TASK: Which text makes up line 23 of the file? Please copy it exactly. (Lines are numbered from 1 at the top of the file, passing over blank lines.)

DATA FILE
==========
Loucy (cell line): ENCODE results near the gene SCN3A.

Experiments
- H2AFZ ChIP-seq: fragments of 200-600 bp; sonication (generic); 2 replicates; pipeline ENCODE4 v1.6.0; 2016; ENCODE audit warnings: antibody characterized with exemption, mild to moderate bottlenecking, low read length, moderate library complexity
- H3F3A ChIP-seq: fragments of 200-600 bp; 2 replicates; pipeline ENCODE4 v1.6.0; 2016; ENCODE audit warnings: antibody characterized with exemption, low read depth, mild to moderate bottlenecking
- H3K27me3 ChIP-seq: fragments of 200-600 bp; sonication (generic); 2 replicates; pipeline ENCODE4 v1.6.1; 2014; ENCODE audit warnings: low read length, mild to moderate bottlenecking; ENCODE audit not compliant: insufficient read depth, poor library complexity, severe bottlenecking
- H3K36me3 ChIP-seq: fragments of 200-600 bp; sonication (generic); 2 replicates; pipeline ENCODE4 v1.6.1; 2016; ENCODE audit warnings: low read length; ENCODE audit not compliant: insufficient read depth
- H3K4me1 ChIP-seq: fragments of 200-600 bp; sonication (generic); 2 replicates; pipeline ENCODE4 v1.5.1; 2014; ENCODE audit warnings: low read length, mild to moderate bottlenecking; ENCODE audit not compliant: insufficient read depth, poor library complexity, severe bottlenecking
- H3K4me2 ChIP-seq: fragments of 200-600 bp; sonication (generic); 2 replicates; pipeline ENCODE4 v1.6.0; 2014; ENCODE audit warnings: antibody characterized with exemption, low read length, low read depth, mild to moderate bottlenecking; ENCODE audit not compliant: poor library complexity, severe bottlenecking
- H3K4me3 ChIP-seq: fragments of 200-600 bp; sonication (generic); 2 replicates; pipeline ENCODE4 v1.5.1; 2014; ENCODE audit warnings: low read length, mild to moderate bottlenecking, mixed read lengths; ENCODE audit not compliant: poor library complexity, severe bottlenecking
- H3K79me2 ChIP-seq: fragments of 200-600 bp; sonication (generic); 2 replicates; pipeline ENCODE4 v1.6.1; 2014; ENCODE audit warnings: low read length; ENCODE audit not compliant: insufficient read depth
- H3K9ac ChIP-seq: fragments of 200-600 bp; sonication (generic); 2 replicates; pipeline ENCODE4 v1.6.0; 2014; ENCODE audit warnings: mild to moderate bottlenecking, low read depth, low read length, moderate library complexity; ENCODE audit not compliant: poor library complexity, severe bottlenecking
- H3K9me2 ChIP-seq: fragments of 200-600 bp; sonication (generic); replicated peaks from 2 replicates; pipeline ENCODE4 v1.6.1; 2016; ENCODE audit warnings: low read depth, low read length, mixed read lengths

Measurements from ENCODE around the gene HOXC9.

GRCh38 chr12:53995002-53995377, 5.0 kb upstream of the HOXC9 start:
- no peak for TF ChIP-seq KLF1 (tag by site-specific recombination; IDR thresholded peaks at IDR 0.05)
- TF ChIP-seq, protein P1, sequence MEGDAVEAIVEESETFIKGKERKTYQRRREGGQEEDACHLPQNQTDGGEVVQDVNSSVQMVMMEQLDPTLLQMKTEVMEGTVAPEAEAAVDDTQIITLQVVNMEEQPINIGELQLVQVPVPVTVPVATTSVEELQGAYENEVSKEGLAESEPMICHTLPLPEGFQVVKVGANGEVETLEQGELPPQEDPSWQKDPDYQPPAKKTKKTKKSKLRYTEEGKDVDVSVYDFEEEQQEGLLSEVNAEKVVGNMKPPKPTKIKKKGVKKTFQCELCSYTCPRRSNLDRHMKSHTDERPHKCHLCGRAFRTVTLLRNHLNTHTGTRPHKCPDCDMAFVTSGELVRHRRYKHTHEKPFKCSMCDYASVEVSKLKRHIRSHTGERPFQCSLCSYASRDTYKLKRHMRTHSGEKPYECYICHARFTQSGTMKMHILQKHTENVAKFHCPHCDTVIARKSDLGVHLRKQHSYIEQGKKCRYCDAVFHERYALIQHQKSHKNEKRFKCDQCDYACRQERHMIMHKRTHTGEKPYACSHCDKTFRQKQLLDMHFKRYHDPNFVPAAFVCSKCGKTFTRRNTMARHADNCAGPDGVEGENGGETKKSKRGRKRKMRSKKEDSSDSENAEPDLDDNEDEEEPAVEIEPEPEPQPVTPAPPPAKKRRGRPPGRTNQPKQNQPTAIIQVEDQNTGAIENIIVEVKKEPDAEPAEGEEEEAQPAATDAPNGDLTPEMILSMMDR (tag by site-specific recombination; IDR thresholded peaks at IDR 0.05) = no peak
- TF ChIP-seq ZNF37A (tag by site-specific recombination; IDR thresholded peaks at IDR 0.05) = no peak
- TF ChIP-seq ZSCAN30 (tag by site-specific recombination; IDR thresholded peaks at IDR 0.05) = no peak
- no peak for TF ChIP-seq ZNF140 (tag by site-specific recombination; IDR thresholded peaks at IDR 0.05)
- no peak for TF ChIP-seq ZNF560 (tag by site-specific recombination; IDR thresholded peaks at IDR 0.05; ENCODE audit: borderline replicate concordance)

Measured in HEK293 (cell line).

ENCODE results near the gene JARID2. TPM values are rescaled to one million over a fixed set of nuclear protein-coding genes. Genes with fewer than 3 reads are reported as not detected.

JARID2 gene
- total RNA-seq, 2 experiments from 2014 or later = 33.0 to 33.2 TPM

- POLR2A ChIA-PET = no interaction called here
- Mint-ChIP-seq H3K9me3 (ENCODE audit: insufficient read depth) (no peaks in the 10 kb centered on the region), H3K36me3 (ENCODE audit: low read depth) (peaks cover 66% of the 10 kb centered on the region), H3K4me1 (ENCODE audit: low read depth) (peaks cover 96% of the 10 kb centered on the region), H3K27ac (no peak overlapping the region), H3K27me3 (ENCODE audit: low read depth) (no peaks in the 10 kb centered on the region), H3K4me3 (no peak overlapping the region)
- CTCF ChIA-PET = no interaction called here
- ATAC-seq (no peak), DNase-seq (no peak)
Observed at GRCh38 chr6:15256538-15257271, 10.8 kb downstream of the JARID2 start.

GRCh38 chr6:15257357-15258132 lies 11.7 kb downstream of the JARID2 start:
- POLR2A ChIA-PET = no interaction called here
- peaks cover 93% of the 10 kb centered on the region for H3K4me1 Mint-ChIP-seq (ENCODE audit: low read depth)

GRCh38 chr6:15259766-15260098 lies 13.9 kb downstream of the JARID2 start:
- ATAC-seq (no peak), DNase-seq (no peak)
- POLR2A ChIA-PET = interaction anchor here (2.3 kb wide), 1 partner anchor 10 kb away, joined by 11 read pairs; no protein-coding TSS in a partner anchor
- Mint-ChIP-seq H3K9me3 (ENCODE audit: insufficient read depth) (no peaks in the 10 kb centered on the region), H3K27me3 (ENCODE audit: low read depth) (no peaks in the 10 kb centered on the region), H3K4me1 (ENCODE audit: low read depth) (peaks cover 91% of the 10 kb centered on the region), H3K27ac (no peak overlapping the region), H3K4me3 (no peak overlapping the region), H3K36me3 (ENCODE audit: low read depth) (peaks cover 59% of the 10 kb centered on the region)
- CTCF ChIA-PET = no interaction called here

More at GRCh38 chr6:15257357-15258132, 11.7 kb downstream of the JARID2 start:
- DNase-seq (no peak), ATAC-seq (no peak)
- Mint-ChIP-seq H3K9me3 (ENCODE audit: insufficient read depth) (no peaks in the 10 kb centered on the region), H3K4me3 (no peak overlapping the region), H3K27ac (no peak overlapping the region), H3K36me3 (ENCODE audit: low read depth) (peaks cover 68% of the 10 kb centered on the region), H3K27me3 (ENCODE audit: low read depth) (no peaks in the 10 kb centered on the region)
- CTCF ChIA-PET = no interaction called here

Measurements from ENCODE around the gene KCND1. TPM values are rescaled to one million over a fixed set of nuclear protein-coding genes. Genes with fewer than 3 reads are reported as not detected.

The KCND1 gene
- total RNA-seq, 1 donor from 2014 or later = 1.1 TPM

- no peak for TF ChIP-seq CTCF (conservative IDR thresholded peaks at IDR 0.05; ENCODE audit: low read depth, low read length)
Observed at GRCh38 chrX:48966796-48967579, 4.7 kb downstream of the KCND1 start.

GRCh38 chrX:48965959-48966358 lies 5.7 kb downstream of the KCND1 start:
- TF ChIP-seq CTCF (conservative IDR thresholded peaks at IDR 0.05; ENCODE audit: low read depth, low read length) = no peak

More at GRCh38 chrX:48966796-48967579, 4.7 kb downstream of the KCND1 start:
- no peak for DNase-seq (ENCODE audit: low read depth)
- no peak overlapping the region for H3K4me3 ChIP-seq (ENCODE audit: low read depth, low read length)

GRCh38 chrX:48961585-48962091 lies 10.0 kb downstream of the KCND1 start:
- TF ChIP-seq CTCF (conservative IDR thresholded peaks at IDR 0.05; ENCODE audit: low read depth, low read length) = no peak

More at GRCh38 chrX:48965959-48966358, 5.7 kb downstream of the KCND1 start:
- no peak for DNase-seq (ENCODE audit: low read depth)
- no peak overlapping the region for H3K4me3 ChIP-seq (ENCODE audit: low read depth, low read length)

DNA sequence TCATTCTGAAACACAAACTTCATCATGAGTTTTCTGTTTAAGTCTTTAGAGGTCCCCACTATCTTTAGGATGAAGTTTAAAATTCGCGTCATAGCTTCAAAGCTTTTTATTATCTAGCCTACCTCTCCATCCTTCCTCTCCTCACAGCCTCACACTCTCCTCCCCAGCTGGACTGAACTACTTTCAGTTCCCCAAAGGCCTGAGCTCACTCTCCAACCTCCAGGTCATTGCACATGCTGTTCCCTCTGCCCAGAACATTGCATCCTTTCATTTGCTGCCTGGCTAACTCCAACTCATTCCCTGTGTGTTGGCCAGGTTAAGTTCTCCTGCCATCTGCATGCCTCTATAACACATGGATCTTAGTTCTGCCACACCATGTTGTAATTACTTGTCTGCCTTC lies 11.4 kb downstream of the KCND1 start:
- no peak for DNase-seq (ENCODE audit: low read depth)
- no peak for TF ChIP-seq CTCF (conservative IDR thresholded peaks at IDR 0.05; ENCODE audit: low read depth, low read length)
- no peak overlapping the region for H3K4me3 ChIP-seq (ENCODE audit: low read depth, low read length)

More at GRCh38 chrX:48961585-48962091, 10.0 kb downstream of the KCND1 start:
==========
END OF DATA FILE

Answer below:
JARID2 gene